Tuesday, October 25, 2016
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Discovering Rome Part 1

By DMO Affiliate
There are over 900 churches in Rome..... St Paul at the Three Fountains is a church dedicated to St Paul the Apostle, at the presumed site of his martyrdom in Rome. Notable churches to visit are St Paul, Santa maria maggiore and St. John Laterano. The Mausoleum of Hadrian, usually known as the Castel Sant'Angelo, is a towering cylindrical building in Parco Adriano, Rome, Italy. It was initially commissioned by the Roman Emperor Hadrian as a mausoleum for himself and his family. The building was later used by the popes as a fortress and castle, and is now a museum. The Colosseum, or the Coliseum, is an elliptical amphitheatre in the centre of the city of Rome, Italy, the largest ever built in the Roman Empire, built of concrete and stone. It is considered one of the greatest works of Roman architecture and Roman engineering. Occupying a site just east of the Roman Forum, its construction started in 72 AD under the emperor Vespasian and was completed in 80 AD under Titus, with further modifications being made during Domitian's reign (8196). Capable of seating 50,000 spectators the Colosseum was used for gladiatorial contests and public spectacles such as mock sea battles, animal hunts, executions, re-enactments of famous battles, and dramas based on Classical mythology. The building ceased to be used for entertainment in the early medieval era. The Arch of Constantine is a triumphal arch in Rome, situated between the Colosseum and the Palatine Hill. It was erected by the Roman Senate to commemorate Constantine I's victory over Maxentius at the Battle of Milvian Bridge on October 28, 312. Dedicated in 315, it is the latest of the existing triumphal arches in Rome. The arch spans the Via Triumphalis, the way taken by the emperors when they entered the city in triumph. The Roman Forum is a rectangular forum (plaza) surrounded by the ruins of several important ancient government buildings at the center of the city of Rome. It was for centuries the center of Roman public life: the site of triumphal processions and elections, venue for public speeches, criminal trials, and gladiatorial matches, and nucleus of commercial affairs. Here statues and monuments commemorated the city's great men. The teeming heart of ancient Rome, it has been called the most celebrated meeting place in the world, and in all history.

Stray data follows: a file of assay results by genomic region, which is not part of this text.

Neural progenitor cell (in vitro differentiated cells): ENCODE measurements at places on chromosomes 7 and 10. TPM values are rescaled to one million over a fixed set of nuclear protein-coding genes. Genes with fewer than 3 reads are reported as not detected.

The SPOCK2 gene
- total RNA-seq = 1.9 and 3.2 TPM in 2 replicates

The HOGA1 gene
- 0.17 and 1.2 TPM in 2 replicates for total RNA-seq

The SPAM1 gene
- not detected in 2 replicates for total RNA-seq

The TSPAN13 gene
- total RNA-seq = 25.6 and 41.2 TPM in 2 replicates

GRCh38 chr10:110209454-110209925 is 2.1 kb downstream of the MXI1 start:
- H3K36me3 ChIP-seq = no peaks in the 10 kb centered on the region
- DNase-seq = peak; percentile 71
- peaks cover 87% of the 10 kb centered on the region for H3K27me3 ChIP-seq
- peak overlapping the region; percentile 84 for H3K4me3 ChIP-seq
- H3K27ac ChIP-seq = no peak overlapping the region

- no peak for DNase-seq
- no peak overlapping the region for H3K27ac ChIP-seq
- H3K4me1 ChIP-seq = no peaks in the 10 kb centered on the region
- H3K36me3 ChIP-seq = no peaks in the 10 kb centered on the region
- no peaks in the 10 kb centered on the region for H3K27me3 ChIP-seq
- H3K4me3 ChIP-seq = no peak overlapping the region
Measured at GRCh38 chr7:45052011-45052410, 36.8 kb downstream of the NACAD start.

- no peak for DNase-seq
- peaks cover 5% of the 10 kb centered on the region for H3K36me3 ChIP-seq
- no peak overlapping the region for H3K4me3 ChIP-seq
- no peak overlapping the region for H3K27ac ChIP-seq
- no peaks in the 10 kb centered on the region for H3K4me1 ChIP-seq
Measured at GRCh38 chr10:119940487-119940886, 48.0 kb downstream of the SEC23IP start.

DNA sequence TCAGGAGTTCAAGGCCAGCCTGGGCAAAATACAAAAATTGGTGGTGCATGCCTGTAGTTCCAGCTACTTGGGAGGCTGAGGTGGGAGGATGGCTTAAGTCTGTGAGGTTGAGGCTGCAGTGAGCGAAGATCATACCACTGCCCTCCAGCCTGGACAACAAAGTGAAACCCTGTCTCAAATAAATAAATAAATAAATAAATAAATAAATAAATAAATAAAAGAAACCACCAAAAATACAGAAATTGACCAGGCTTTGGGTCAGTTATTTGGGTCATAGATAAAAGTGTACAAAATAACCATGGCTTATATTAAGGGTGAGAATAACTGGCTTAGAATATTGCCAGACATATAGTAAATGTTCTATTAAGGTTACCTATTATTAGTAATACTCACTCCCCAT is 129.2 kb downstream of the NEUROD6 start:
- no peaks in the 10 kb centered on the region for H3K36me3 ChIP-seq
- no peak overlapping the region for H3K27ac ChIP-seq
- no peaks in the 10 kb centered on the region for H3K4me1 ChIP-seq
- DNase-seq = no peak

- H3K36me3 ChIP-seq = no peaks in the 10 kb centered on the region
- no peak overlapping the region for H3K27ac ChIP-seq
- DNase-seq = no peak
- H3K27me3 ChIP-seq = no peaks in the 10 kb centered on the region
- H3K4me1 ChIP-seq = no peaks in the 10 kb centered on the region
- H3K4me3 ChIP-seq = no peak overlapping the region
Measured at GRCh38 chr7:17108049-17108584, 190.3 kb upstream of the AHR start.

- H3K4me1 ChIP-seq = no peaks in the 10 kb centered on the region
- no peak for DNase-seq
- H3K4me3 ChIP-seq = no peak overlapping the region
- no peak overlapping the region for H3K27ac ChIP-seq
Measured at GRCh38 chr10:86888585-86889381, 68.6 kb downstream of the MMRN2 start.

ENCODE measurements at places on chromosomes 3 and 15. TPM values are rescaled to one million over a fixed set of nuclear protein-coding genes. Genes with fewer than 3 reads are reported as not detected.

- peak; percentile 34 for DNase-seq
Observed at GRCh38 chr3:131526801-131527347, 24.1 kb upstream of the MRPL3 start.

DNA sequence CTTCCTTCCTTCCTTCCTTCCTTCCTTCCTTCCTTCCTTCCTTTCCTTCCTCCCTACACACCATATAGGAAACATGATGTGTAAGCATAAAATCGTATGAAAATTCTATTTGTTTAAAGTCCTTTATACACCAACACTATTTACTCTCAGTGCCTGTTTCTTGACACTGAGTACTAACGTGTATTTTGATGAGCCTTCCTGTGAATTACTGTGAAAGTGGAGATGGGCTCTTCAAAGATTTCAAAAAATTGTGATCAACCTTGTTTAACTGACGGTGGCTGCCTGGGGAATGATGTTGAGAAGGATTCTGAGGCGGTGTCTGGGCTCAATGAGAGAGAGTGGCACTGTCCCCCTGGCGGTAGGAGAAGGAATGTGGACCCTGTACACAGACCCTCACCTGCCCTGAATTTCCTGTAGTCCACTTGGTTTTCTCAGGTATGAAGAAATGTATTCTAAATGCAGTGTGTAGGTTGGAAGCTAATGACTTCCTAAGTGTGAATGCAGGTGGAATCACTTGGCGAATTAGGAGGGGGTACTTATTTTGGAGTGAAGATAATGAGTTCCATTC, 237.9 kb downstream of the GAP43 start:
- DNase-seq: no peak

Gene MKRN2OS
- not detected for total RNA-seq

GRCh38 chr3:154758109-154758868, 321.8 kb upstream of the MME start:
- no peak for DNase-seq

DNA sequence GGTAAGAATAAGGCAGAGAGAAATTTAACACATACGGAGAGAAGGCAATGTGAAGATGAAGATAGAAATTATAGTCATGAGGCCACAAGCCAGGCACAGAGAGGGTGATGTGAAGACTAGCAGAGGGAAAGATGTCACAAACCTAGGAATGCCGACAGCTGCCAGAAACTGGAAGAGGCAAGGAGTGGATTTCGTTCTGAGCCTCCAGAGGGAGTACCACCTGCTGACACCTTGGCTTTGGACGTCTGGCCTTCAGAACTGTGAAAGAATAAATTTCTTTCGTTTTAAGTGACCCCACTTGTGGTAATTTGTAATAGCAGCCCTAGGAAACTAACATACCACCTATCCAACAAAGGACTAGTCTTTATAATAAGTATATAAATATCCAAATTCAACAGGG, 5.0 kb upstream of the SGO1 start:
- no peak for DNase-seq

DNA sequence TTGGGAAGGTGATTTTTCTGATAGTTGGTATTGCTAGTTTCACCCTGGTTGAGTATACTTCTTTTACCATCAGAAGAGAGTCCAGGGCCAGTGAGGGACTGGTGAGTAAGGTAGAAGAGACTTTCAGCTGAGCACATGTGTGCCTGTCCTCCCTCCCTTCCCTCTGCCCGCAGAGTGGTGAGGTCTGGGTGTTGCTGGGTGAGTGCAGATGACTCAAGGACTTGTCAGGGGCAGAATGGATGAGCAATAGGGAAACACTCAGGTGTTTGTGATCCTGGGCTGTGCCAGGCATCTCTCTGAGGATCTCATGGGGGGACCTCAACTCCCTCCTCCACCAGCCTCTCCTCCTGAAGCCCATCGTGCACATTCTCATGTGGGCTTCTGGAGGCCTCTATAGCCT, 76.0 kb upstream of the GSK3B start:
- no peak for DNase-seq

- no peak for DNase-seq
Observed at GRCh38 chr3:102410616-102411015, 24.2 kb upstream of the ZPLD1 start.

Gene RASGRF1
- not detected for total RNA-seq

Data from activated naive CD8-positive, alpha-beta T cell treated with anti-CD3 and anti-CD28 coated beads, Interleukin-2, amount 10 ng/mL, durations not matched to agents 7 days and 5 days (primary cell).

Discovering Rome Part 1

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